Watching Video or Watching Movies

By Stu Kobak

     Sitting in a small room attached to a home theater at CES (Consumer Electronics Show),  I nit-picked state of the art video display with one of the savvier experts around. I was describing some small problems in the image playing in his display theater. He patiently explained some of the difficulties inherent in milking the most out of the video cow. What prompted my most obvious attack was ringing in the image of a familiar   DVD, a defect I had never before noticed. A number of video friends swear by the movie as a reference DVD for their comparative evaluations. While I agree with them as to the visual quality of the DVD, the content was very difficult for me to get through. Which brings us to the crux of this think piece. When does watching the video so intently get in the way of watching the movie.
     This was the question posed by the video expert sitting across from me. Now, remember, I have a lot of respect for this guyís opinion, but it seemed off-track coming from a man promoting the Valhalla of high end imagery. Well, the truth is, itís difficult to argue with his statement: if you are so focused on the minute details of the video quality, you canít be enjoying the film to its fullest.
     Initially, I agreed with him, As long image  quality is transparent enough not to call obvious attention to itself, itís doing its job, which is to present the sound and images of the artist. Supposing there is a bit of excess ringing around the edges of heads and tall buildings. Do you think a slight graininess of the image is enough to detract from a good story? It shouldnít be. Now, I wonder, is this some sort of sacrilege? Am I deserting the camp of the video purists? Will they brand me a turncoat? I think not. The movie must come first and everything else is secondary. Would I rather see a perfect looking DVD of a miserable movie or a reasonable transfer of an engrossing film? The answer is an engrossing film every time.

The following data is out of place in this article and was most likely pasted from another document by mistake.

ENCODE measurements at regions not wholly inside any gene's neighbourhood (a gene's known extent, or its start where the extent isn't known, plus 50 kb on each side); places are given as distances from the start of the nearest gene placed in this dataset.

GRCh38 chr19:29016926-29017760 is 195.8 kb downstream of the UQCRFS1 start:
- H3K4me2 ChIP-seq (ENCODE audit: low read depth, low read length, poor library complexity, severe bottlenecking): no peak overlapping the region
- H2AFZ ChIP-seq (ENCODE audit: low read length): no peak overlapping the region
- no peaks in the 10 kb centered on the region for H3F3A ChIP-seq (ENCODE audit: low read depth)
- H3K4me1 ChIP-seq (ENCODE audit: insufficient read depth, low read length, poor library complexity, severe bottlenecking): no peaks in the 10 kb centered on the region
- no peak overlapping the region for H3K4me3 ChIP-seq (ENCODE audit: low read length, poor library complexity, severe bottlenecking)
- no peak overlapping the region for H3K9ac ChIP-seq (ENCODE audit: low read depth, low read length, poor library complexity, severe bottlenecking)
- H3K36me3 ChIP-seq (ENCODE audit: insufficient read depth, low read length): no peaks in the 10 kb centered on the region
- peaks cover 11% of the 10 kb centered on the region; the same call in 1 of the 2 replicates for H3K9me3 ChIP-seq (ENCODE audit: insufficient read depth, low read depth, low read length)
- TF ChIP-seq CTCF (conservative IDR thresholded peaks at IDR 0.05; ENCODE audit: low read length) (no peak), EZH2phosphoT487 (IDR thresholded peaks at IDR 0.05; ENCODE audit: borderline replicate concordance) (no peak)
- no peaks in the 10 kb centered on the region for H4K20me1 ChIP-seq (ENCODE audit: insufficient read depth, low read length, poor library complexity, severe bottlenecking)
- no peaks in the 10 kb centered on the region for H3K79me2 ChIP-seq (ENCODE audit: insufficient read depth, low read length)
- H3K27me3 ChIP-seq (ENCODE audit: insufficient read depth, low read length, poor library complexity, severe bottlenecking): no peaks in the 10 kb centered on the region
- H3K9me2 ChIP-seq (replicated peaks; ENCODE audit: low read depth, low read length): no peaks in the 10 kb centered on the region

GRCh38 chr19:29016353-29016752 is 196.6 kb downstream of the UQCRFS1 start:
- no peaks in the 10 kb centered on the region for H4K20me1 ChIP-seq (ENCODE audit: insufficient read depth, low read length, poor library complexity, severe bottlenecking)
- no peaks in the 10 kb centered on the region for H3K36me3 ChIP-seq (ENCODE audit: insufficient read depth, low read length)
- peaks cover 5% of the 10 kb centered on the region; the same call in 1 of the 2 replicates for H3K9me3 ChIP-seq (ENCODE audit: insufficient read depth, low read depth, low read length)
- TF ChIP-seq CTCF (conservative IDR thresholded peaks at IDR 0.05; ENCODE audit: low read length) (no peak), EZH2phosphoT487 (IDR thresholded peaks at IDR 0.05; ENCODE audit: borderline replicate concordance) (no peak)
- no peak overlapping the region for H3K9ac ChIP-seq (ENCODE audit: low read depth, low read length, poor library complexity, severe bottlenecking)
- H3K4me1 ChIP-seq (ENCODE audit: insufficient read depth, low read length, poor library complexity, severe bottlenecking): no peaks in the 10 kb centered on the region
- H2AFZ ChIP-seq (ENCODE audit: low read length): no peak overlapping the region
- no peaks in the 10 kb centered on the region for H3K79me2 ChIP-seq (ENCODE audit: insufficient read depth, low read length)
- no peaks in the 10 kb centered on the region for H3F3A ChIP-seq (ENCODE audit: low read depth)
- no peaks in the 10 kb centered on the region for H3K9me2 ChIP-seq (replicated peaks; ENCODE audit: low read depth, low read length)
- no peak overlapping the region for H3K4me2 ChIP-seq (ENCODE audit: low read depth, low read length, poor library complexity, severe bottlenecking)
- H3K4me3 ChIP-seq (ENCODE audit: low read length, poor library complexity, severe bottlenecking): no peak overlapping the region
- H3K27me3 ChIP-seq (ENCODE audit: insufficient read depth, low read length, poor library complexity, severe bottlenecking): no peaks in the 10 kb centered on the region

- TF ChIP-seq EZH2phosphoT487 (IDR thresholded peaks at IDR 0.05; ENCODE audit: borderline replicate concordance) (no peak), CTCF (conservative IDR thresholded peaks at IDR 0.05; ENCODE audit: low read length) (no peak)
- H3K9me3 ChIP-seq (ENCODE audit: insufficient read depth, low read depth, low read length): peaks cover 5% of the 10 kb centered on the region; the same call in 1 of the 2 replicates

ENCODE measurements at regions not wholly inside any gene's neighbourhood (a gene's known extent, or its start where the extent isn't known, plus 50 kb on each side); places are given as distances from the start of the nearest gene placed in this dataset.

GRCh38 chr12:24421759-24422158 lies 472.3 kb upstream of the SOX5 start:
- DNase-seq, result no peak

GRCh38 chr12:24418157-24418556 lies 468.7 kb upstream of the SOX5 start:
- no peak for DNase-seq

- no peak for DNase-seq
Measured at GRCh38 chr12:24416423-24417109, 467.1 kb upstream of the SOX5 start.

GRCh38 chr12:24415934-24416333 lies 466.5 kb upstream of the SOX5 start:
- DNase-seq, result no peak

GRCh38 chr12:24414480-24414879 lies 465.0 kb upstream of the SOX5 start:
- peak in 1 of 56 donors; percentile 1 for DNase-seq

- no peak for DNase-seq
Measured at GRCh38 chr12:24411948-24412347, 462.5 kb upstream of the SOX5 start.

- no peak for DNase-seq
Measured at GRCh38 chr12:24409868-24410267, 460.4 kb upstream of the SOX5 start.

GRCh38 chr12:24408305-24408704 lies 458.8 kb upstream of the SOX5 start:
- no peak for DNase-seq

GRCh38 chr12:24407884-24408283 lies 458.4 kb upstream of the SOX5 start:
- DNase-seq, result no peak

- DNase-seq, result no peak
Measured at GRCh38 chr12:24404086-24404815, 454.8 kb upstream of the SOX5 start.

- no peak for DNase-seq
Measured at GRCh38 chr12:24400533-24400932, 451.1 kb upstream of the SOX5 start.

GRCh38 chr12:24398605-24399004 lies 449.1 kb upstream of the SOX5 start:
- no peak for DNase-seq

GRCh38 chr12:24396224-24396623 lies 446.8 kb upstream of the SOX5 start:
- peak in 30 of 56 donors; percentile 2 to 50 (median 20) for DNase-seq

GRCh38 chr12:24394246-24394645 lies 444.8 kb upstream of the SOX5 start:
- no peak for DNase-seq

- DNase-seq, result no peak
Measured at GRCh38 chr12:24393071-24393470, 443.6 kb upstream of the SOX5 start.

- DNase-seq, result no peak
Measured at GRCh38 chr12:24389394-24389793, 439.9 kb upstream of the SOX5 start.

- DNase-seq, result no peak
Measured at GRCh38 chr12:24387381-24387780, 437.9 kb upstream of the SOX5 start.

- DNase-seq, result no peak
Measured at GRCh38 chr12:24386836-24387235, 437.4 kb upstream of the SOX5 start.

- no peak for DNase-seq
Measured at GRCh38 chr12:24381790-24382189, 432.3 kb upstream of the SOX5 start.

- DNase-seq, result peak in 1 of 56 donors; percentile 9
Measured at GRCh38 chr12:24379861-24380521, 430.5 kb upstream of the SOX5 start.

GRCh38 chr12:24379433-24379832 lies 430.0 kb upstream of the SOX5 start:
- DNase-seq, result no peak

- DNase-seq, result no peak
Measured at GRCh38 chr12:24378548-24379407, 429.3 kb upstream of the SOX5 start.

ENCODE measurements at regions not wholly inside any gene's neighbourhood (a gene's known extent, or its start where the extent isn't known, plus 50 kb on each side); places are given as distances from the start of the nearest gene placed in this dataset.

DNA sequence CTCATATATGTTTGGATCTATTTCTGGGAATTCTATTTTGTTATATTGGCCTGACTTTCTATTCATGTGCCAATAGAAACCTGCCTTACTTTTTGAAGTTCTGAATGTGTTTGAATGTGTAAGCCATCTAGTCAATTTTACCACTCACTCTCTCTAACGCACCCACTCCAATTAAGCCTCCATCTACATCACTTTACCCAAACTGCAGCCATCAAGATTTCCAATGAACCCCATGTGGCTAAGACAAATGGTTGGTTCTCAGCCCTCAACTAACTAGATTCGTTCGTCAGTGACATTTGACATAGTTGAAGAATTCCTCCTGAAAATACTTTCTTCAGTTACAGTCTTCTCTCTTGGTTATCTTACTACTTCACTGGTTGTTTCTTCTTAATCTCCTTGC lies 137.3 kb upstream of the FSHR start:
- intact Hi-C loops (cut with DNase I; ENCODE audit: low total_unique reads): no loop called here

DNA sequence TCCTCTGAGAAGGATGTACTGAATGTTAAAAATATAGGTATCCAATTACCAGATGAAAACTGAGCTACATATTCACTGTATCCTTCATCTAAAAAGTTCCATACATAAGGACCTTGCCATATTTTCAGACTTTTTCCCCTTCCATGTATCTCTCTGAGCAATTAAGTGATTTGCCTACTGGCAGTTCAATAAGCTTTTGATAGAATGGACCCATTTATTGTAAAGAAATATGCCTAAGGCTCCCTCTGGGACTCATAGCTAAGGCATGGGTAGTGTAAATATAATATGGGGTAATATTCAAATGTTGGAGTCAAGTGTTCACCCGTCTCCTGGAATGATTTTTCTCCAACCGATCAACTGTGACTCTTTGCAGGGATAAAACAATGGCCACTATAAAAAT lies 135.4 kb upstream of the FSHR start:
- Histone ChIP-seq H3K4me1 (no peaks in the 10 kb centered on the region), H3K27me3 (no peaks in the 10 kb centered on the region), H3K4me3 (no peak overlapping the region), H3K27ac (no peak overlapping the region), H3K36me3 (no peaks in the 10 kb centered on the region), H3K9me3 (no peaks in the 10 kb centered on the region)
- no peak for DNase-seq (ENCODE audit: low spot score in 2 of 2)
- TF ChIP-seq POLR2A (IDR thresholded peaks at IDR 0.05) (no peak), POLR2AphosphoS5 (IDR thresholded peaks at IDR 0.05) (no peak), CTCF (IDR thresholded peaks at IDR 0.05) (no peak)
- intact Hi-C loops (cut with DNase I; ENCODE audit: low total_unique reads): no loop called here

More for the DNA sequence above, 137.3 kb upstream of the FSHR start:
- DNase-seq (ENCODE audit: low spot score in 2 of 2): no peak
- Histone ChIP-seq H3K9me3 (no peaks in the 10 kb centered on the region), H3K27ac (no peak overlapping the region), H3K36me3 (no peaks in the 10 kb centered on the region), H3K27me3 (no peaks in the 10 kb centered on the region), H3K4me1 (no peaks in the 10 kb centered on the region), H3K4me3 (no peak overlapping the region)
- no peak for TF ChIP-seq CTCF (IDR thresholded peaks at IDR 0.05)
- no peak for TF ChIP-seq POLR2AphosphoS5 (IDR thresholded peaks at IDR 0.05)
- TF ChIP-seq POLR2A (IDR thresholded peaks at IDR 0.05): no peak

Stop right there. Donít jump to any conclusions. I am not abandoning the quest for video purity. I still believe that every effort should be made to present the best image on video. Find the cleanest elements, take great care in delivering them on the best media. Present them on the best equipment you can afford and stay on top of the image, making sure the equipment remains within tip-top performance parameters.
     Everythingís a judgment call when it comes to making the best images available on video. How far do you take electronic image cleaning before the DVD becomes too soft. Weíve seen examples of films virtually robbed of their character by overzealous electronic manipulation. At what point do you begin to crank the sharpness because a cloud of softness is beginning to fog the image of the filmmaker? Thatís hard to say. I like the feeling of looking into the soul of actor through his eyes. That means the image must be sharp enough for me to enjoy those telling close-ups.
     As for me, I believe that I have trained myself after years of critically watching high-end video to separate the evaluation of video image and movie image. I can make a judgment that a film has been enhanced past the point of bettering the image without sacrificing the excitement of watching movies.
     There are some films for which image and sound quality is all-important. These are those reference discs that videophiles like to throw on to show off the merits of home theater. Some of them may even be good movies, but when the snippets and effects scenes are set up as examples of the potential of the video and audio experience, thatís what takes priority. Even bad films can serve a purpose of sorts if the image and sound is of reference quality. In the high end home theater there is no other reason for their existence.
     So it falls on the reviewer not to lose sight of what is most import about video software: Itís the movies.

     


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